Sunday, June 16, 2013

Up votes for forced fatherhood

Let us pause from analyzing the work of Ayn Rand for a moment to discuss the work of that other eccentric opinionated big-mouth: moi.

I was very surprised by how many up-votes I got for my 2 cents on the question "Is Forced Fatherhood Fair?"

309 (by 1PM June 15) is not shabby at all. I thought at most I would get 10. But there's no telling how many down votes I would have received if the NYTimes had made that an option. Certainly some of the crankier respondents to my comment would have down-voted me, especially Terrence from Cincinnati who said, in part:
...Consider suggest a contrary position: that the art of contraception has so advanced that unless a woman signifies otherwise a man may assume the woman has taken steps to prevent pregnancy. If medical remedies advance to the point wherein a man simply has take a Plan-z pill, then perhaps he might be held to be equally responsible...
If this was Facebook I would engage in a debate, but the comments are closed - the NYTimes ain't no Facebook. 

I will say that it's remarkable he thinks the "art of contraception" is so advanced that any man engaging in intercourse with a woman can simply assume that she's taken precautions against pregnancy, and so if a man does impregnate a woman - Terrence clearly implies - he is not to blame and should not be forced into fatherhood. Because in his mind the default position is automatic no-fail birth control.

But his best statement is:
Nancy's remarks sound like a commonly encountered brand of feminism associated with lesbian hatred of men. 
I really have to wonder how things are there in Cincinnati for Terrance to declare the brand of feminism associated with lesbian hatred of men "commonly encountered."

I was wondering when men would start to squeal about being forced into legal fatherhood after they became unwilling biological fathers. This was not an issue until the very recent development of cheap and routine DNA testing completely screwed (so to speak) the traditional male option of denial or running off.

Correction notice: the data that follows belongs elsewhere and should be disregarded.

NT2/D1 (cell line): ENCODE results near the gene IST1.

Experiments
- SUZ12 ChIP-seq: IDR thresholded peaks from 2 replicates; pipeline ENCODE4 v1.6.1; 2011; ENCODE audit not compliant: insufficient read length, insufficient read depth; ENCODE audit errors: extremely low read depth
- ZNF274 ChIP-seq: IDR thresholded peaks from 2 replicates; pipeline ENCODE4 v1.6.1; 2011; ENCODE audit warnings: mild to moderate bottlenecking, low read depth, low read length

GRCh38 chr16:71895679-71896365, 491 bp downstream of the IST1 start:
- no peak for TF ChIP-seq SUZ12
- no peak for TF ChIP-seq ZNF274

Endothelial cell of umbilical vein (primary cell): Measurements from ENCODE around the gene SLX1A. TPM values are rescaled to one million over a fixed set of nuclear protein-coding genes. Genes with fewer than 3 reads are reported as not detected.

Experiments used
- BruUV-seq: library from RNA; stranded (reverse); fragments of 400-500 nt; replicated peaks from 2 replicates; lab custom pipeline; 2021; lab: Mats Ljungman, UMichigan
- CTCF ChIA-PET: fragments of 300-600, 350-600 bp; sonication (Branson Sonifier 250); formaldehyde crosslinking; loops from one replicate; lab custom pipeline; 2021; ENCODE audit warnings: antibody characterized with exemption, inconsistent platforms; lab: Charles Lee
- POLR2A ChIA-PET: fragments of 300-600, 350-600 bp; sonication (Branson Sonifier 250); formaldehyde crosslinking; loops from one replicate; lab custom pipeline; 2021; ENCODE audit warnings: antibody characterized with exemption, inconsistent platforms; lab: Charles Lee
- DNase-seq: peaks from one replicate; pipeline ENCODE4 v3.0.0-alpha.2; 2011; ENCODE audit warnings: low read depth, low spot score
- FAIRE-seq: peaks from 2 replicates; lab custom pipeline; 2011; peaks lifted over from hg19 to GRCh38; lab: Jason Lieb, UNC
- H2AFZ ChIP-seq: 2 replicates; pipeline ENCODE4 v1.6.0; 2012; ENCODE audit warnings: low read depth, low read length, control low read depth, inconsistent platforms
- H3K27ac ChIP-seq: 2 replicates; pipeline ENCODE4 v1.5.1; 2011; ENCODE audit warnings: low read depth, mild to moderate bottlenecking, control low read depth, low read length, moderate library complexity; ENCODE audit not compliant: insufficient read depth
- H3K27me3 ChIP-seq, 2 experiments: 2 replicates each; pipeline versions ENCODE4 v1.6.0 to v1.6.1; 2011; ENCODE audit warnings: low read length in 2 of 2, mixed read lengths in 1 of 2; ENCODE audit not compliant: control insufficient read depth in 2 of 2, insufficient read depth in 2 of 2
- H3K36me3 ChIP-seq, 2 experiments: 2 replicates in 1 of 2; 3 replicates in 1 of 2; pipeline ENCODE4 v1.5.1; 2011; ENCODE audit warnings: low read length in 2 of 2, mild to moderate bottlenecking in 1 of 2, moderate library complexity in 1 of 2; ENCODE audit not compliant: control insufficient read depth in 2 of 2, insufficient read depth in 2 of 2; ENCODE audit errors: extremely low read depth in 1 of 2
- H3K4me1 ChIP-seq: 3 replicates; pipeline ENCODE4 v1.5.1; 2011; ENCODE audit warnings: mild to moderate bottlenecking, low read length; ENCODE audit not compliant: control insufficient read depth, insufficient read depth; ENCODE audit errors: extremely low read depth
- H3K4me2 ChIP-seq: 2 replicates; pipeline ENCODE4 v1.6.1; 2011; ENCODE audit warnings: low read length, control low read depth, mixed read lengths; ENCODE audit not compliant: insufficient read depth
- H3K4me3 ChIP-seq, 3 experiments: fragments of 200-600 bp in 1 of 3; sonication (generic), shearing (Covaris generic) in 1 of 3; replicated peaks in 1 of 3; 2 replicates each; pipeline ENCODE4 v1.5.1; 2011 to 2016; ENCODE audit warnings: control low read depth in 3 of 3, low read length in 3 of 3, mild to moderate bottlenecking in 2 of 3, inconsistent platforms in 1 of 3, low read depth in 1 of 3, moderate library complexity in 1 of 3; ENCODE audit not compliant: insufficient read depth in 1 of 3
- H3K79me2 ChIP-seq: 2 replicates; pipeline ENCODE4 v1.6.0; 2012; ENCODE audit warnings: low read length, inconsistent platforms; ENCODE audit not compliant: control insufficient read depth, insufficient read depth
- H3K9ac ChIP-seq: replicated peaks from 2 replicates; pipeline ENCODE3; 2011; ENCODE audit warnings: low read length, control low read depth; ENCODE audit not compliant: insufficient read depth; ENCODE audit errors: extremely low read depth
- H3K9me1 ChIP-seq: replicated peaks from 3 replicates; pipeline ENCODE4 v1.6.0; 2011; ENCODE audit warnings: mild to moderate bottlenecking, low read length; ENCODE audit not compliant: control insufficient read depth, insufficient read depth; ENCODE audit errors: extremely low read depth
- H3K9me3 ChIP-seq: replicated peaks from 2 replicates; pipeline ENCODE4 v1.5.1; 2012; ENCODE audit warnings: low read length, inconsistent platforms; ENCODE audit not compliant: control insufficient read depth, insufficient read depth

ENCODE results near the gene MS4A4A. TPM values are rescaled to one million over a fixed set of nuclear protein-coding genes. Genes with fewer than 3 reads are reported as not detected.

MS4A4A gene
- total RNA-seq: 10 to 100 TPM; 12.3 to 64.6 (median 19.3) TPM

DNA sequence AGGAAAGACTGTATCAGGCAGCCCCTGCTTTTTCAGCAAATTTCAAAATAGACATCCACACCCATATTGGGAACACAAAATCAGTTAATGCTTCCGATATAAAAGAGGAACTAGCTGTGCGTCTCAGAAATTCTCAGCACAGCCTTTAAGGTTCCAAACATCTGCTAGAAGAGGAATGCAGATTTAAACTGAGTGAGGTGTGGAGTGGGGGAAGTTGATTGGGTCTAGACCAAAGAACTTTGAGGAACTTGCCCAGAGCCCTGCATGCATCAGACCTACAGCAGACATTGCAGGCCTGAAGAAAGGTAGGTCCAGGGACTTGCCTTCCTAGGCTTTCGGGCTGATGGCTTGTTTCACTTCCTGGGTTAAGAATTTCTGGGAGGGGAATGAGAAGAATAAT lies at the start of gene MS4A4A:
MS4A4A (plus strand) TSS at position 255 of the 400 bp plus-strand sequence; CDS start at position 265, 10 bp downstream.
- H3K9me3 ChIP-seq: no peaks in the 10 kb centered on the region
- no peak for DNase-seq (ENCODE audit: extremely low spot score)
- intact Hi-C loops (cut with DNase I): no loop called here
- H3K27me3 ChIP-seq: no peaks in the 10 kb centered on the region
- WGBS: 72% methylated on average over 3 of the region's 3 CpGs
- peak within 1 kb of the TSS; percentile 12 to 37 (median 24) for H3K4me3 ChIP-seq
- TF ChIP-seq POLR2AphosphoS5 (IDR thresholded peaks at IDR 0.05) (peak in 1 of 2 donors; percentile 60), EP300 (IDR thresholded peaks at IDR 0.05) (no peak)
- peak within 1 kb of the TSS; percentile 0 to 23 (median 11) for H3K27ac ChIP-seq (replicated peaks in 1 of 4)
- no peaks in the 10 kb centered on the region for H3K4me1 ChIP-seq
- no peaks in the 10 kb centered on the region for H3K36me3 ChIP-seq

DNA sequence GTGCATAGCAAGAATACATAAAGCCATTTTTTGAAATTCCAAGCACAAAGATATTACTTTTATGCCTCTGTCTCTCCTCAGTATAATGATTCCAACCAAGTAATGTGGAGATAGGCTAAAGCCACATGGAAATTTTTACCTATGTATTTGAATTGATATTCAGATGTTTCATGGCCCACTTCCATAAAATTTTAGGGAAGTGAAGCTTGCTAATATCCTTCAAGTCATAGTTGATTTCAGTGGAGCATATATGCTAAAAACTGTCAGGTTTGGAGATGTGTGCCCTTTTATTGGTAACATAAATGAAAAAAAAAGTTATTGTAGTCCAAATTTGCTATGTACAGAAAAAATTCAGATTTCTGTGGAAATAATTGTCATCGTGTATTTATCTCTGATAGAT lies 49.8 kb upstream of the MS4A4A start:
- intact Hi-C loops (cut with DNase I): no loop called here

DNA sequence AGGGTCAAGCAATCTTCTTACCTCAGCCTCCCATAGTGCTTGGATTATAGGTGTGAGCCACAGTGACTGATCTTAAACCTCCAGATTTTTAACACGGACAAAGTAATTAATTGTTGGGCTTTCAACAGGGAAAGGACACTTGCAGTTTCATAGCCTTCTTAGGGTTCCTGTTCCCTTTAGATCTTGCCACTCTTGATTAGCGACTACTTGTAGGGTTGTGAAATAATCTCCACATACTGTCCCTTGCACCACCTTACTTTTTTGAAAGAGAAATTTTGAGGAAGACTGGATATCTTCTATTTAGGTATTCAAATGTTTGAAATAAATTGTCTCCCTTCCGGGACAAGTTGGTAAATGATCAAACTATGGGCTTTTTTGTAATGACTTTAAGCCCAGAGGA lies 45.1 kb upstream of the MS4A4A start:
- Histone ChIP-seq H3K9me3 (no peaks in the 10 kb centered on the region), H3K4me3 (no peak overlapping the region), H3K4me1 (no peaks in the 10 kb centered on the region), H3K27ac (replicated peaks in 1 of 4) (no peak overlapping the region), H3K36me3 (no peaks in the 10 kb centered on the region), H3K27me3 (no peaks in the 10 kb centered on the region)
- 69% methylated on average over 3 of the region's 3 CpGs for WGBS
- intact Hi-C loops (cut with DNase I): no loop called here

As I noted in my NYTimes comment, the reason that men could always be so casual about heterosexual sex (well, besides the whole rape-potential issue and the double-standards issue) compared to women is because the stakes have always been lower for men as far as unwanted pregnancy. And now, suddenly, that playing field has been leveled. In the past the woman was always left holding the bag if the man so chose - and millions did - but now suddenly men are on the hook. And of course they hate that.

Now to be fair I could have tempered my last statement "And men don't want to give up the old unfair advantage" with "some men" although we really don't know what the percentages are. And people generally don't like to give up any kind of advantage, fair or not.

Maybe one issue with me is that my father loved being a dad. And he certainly wasn't the kind of person to run out. He was a rock. So it's hard for me to sympathize with men who think they can hit and run. Although I am very pro-choice I can't agree that because a woman could have an abortion in the case of unwanted pregnancy it means she should if the man is unwilling to be a father. And if she doesn't have the abortion, this position says, society should permit the man to refuse all responsibility for the child. 

DNA testing really does change things - men have to take more care in where they stick their penises now than ever before - and wow does that make some men mad. They want society to give them their old advantage back. Well too bad.